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Read Original Story

Hormone therapy redeemed

Rating

4 Star

Hormone therapy redeemed

Our Review Summary

In 2002, the results of the Women's Health Initiative (WHI) dramatically changed the way menopausal hormone replacement therapy (HRT) was prescribed in the U.S. A recent study re-evaluates that same data and finds that when the HRT is started relative to menopause may influence whether the risk of heart disease and stroke is indeed elevated. The investigators found that women who were very close to menopause had no increased risk of heart disease, but that women who were further out from menopause did have an elevated risk. Although these results were not statistically significant, they do appear to support the current recommendations that HRT be used to treat menopausal symtoms for short periods of time and should not be used for longer periods of time in the hope of preventing heart disease.

This story adequately describes the strength of the available evidence by pointing out that this study was a re-analysis of the existing data and did not represent a new study.

However, the story fails to quote independent researchers who were not affiliated with the study. Because the consensus on the clinical utility of HRT has changed substantially in the past decade, it would have been useful to have other clinicians provide some perspective on how this new information may or may not change current practice.

The story describes the potential harms of HRT. However it does not adequately quantify the harms of HRT. Although the story provides quantification of the harms in relative terms (by providing the percentage of increased risk of stroke and breast cancer), this is not enough. Because the incidence of stroke and breast cancer was very low in this population (particularly in the younger women), only presenting the risks in terms of relative risk tends to exaggerate the true risk to the patient. In this situation, presenting the harms in terms of absolute risk would be much more helpful to a patient trying to make an informed decision about whether to take hormone therapy. For example, the lifetime risk of breast cancer for a 50 year old woman is 13%. An increase of 19% in risk as cited in the article translates to a lifetime risk of about 15%. In this situation, a woman can decide if the relief of her menopausal symptoms is worth increasing her lifetime risk of breast cancer from 13% to 15%. (See our primer on absolute vs. relative risk.)

Criteria

Does the story adequately discuss the costs of the intervention?

Not Applicable

The story does not mention costs. However in this context, where the cost of treatment is relatively low, this criterion seems less relevant.

Does the story adequately quantify the benefits of the treatment/test/product/procedure?

Not Satisfactory

The story only provides quantification of the harms of hormone therapy in relative terms. Because the incidence of stroke and breast cancer was very low in this population (particularly in the younger women), only presenting the risks in terms of relative risk tends to exaggerate the true risk to the patient. In this situation, presenting the harms in terms of absolute risk would be much more helpful to a patient trying to make a decision about whether to take hormone therapy. For example, the lifetime risk of breast cancer for a 50 year old woman is 13%. An increase of 19% in risk as cited in the article translates to a lifetime risk of about 15%. In this situation, a woman can decide if the tradeoff of increasing her risk of breast cancer from 13% to 15% is worth the relief from her menopausal symptoms.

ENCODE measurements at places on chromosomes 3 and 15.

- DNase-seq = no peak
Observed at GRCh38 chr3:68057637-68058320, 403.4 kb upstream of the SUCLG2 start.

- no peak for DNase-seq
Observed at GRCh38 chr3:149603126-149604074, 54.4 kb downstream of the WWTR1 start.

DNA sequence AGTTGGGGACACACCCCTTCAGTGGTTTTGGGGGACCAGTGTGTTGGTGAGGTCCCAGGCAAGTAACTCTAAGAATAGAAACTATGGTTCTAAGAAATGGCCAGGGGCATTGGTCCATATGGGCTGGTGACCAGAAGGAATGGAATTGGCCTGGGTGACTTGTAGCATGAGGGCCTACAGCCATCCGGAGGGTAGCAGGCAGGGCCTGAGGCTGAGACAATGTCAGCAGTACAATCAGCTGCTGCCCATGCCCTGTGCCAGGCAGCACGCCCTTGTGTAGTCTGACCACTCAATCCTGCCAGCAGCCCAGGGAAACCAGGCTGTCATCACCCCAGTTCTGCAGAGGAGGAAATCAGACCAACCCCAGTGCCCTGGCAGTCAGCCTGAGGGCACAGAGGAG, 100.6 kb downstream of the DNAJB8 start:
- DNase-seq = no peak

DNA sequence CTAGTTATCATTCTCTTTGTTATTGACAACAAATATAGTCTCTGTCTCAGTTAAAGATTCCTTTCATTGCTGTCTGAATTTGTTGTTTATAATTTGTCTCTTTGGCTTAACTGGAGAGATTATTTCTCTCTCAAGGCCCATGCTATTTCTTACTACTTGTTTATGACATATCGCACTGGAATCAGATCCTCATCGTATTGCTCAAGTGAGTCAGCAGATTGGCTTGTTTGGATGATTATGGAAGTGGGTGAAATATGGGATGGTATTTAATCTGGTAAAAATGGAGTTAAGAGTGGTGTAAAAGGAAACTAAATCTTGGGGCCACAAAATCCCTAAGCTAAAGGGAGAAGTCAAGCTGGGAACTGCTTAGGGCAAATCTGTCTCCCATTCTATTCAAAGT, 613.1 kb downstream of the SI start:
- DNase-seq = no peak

Does the story adequately explain/quantify the harms of the intervention?

Satisfactory

The story adequately describes the harms of hormone therapy, which include a higher risk of heart disease, stroke and breast cancer (but see "quantification of benefit" criterion below).

Does the story seem to grasp the quality of the evidence?

Satisfactory

The story adequately describes the design of the current study. The story clearly states that this study was a re-analysis of the existing data and did not represent a new study.

Does the story commit disease-mongering?

Satisfactory

The story does not appear to engage in disease mongering.

Does the story use independent sources and identify conflicts of interest?

Not Satisfactory

The story quotes two clinicians, both of whom are authors on the current study. The story should have quoted other clinicians who are not affiliated with the study who could have provided some perspective.

Does the story compare the new approach with existing alternatives?

Not Satisfactory

The story does not mention the various supplements, such as black cohosh, that are used to treat menopausal symptoms.

Does the story establish the availability of the treatment/test/product/procedure?

Satisfactory

The story clearly states that hormone therapy has been around for a long time and is very common.

Does the story establish the true novelty of the approach?

Satisfactory

Hormone therapy is clearly not a new idea.

Does the story appear to rely solely or largely on a news release?

Not Applicable

There is no way to know if the story relied on a press release as the sole source of information.

Total Score: 5 of 8 Satisfactory

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